Jon Meacham is an American historian whose previous books include treatises about Thomas Jefferson, Andrew Jackson, George Herbert Walker Bush, and the "epic friendship" of Franklin Roosevelt and Winston Churchill. His latest book, which became my July 4th reading at the suggestion of a friend, is entitled The Soul of America: The Battle for Our Better Angels. Although I have not read his earlier books, I have seen him interviewed on television. His new book is a priceless gem.
Structure of the Book
The book is about 400 pages long, but the text is only about 250 pages with fascinating photographs sprinkled through it. The remainder of the book consists of notes, a bibliography, illustration credits, and an index. The titles and subtitles of the book's introduction, seven chapters, and conclusion provide a summary:
Introduction: To Hope Rather than to Fear
1. The Confidence of the Whole People: Visions of the Presidency, the Ideas of Progress and Prosperity, and "We, the People"
2. The Long Shadow of Appomattox: The Lost Cause, the Ku Klux Klan, and Reconstruction
3. With Soul of Flame and Temper of Steel: "The Melting Pot," TR and His "Bully Pulpit," and the Progressive Promise
4. A New and Good Thing in the World: The Triumph of Women's Suffrage, the Red Scare, and a New Klan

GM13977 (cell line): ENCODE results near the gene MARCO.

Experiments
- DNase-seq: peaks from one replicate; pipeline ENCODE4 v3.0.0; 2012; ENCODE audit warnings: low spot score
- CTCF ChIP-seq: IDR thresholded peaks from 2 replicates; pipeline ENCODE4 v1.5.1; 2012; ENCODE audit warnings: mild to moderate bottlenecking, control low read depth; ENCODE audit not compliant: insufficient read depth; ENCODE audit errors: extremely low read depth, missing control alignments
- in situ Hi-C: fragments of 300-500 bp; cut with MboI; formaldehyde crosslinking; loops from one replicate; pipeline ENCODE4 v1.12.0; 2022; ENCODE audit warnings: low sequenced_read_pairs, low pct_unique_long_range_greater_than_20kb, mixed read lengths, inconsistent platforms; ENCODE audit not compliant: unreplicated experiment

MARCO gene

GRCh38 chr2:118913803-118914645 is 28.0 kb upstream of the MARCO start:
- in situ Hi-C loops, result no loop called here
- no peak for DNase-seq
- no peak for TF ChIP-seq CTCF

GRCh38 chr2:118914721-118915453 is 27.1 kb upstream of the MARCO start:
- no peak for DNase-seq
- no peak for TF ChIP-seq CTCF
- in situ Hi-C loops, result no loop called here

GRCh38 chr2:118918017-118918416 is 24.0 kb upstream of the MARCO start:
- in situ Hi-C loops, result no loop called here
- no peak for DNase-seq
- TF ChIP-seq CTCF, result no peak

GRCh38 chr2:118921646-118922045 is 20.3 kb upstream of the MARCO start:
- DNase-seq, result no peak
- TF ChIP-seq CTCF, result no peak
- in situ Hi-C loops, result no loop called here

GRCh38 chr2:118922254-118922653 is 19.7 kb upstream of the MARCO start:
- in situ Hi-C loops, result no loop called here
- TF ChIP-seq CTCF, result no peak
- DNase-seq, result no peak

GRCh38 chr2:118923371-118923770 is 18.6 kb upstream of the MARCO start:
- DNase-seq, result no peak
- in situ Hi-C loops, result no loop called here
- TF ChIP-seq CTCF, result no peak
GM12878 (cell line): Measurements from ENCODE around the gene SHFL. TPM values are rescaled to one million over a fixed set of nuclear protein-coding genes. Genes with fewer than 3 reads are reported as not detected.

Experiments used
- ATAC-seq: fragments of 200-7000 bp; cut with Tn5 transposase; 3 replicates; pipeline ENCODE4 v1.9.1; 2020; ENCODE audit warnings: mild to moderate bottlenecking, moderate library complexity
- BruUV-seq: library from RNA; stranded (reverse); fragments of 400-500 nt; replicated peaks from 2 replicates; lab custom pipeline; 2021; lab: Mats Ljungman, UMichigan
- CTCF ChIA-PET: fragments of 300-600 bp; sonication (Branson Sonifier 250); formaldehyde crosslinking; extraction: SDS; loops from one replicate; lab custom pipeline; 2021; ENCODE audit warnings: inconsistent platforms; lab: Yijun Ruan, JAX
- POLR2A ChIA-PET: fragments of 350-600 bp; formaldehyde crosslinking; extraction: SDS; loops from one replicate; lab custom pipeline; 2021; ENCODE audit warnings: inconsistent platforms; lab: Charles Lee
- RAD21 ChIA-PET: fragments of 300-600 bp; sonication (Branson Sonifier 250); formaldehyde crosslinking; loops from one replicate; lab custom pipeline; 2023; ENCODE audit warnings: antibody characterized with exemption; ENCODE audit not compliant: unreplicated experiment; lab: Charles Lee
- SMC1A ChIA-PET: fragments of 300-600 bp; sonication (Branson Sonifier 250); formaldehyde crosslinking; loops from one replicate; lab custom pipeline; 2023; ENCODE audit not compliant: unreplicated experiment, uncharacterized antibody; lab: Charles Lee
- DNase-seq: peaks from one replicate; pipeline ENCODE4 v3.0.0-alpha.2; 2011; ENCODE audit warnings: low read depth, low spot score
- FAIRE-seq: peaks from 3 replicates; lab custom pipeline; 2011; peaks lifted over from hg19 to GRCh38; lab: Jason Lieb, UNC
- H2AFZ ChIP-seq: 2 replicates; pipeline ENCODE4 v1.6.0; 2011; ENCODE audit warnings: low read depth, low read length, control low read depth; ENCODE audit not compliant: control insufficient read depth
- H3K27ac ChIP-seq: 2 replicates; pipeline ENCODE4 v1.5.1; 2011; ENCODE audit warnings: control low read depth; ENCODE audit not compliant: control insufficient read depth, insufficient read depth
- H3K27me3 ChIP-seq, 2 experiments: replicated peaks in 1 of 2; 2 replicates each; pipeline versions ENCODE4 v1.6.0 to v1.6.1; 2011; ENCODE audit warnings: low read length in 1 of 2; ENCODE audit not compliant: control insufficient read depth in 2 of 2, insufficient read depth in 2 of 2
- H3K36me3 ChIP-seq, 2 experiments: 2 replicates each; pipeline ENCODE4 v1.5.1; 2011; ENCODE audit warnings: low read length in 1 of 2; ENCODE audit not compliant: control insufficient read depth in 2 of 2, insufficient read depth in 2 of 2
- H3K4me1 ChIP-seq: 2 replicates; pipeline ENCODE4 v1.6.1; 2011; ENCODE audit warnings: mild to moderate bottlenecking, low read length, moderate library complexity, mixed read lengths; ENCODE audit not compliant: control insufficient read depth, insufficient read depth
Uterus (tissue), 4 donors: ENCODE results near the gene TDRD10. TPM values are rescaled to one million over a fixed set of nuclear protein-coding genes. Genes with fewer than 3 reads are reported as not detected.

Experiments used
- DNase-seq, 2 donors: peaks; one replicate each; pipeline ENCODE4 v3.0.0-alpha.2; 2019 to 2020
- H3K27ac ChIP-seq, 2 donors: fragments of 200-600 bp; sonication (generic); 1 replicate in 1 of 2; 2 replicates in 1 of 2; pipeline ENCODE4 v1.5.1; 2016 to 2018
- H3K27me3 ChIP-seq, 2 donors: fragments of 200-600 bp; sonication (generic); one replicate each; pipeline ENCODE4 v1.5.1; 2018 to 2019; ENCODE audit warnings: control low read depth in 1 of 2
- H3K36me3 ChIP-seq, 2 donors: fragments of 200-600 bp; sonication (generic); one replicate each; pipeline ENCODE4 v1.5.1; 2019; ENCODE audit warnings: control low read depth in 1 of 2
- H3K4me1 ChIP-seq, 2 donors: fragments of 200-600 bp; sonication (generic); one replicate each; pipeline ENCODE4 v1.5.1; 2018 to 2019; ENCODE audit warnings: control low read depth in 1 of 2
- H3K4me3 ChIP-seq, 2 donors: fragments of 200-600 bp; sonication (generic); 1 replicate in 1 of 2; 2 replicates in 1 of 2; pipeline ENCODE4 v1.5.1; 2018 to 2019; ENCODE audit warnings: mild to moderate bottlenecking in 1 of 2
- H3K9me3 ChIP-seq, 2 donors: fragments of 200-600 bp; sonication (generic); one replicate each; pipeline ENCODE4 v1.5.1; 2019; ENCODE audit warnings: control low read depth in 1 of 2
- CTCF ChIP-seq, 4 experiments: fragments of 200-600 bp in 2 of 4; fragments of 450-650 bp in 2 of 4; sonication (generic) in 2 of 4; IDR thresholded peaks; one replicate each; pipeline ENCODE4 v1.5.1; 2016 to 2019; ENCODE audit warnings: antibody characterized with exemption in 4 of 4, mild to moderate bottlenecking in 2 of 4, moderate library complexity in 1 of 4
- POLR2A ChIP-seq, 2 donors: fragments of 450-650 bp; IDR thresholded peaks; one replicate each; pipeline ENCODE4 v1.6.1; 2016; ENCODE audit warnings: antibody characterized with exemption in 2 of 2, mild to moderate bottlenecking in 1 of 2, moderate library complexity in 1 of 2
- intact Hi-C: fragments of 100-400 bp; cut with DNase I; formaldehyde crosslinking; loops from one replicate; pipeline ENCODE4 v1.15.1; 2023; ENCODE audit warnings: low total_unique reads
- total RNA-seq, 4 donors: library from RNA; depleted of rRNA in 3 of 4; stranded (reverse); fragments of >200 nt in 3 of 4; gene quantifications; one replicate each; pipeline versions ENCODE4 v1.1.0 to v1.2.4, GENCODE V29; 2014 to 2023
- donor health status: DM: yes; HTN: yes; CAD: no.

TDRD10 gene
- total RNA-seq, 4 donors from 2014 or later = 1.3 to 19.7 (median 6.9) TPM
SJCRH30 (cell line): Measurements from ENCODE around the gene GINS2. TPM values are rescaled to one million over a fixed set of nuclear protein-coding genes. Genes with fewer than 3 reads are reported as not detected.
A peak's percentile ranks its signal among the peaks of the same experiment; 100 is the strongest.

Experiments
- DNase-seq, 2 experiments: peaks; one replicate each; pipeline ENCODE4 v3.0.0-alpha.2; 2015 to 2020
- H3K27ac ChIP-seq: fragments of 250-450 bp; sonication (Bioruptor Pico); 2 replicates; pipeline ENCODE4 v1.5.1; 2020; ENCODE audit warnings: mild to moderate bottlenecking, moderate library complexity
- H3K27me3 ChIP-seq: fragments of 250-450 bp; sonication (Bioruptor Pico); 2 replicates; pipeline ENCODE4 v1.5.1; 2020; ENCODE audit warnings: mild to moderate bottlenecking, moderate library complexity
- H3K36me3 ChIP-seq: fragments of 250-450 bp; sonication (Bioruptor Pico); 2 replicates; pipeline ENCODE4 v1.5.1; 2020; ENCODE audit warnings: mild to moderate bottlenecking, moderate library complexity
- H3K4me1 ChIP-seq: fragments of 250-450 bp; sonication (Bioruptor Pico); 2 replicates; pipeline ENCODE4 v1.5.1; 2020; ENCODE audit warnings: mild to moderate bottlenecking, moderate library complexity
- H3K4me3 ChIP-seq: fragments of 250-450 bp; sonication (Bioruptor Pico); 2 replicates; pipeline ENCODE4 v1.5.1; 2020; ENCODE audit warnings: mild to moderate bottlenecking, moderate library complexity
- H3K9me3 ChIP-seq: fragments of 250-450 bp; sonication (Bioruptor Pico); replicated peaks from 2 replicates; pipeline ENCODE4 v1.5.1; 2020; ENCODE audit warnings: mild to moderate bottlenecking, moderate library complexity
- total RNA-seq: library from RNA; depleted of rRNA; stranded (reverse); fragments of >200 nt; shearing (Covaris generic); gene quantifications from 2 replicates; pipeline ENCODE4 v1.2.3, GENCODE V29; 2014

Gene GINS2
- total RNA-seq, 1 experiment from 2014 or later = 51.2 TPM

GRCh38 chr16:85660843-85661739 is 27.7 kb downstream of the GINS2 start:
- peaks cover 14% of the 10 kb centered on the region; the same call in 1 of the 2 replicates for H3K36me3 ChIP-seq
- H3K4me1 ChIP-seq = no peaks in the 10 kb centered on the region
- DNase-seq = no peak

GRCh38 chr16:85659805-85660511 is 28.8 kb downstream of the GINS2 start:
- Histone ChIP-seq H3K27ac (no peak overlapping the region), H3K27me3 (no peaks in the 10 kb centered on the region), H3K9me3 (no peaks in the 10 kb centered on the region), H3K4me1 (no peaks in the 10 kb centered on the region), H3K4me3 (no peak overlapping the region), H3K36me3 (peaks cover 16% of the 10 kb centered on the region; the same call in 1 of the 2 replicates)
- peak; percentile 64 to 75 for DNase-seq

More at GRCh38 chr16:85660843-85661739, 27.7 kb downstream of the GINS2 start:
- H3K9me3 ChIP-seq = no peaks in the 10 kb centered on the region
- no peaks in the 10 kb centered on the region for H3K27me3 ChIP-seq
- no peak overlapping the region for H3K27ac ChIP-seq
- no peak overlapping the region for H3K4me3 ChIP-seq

5. The Crisis of the Old Order: The Great Depression, Huey Long, the New Deal, and America First
6. Have You No Sense of Decency?: "Making Everyone Middle Class," the GI Bill, McCarthyism, and Modern Media
7. What the Hell Is the Presidency For?: "Segregation Forever," King's Crusade, and LBJ in the Crucible
Conclusion: The First Duty of an American Citizen
Meacham's conclusion about "the first duty of an American citizen" is the need to "enter the arena" and "work in politics." He goes on to mention other duties of citizens: resist tribalism, respect facts, deploy reason, find a critical balance, and—as historians say—keep history in mind.
The entire book is superb, but I was most fascinated by Meacham's discussions of these subjects: the battle for women's suffrage; the struggles with the Ku Klux Klan and the new Klan; President Franklin Roosevelt's victories in our greatest depression and our greatest war, his mistake relating to the treatment of Japanese Americans after the attack on Pearl Harbor, and his failure to rescue more Jews from the Holocaust; President Harry Truman's efforts on civil rights despite his racist background; the rise and fall of Senator Joseph McCarthy; the contributions of Rev. Martin Luther King, Jr.; and President Lyndon Johnson's battles, despite his Southern roots, to persuade Congress to pass the Civil Rights Act of 1964 and the Voting Rights Act of 1965.
I came away from reading the book with an overpowering wish that President Donald Trump would read it. I have heard it said he does not read books, but perhaps that assertion is "fake news." I choose to hope that, even though we have strong evidence to the contrary, the book would have a profound influence on him.